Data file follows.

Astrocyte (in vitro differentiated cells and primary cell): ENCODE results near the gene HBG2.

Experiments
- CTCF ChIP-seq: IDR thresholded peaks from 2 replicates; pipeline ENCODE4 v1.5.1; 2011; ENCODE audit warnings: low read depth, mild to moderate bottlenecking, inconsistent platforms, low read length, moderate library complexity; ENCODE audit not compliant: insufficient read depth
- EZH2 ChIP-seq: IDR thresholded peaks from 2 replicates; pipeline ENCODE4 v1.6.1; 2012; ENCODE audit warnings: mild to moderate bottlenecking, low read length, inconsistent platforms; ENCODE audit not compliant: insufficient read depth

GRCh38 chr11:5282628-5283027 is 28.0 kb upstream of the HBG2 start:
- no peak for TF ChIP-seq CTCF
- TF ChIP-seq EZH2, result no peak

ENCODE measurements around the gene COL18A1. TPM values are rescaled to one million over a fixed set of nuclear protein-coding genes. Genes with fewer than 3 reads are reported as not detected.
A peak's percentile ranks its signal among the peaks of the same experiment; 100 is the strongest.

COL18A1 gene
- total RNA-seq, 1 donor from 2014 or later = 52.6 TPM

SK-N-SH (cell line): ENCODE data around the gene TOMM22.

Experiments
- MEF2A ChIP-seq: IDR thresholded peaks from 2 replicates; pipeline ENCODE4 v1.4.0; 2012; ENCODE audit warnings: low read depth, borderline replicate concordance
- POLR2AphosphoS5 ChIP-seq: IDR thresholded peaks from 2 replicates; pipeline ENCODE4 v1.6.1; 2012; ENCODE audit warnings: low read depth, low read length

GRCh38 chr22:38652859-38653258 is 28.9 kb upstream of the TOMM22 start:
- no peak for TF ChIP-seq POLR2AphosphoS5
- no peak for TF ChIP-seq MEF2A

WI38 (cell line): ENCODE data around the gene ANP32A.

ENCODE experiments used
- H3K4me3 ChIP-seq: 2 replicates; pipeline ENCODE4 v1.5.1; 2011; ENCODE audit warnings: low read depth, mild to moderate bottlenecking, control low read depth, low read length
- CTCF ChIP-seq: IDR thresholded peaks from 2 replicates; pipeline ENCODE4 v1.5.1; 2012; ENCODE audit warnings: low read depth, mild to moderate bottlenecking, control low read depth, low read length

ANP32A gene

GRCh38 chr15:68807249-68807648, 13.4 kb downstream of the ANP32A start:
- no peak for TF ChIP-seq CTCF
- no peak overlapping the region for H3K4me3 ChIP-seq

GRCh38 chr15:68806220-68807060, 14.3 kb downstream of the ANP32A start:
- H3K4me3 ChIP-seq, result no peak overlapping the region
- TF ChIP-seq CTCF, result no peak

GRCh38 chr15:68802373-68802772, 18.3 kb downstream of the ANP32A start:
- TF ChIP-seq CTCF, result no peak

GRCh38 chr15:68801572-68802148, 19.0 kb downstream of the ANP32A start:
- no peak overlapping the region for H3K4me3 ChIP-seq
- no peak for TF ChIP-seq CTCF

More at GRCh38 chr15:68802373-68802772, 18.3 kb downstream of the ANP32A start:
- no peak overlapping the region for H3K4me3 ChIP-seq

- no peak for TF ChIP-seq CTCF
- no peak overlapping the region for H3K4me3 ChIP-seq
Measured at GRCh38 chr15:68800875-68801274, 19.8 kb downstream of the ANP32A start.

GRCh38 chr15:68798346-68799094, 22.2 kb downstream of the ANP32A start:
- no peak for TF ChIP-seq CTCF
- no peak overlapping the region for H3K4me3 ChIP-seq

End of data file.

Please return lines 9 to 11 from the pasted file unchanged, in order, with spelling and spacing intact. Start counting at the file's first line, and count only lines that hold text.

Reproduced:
A peak's percentile ranks its signal among the peaks of the same experiment; 100 is the strongest.

COL18A1 gene
- total RNA-seq, 1 donor from 2014 or later = 52.6 TPM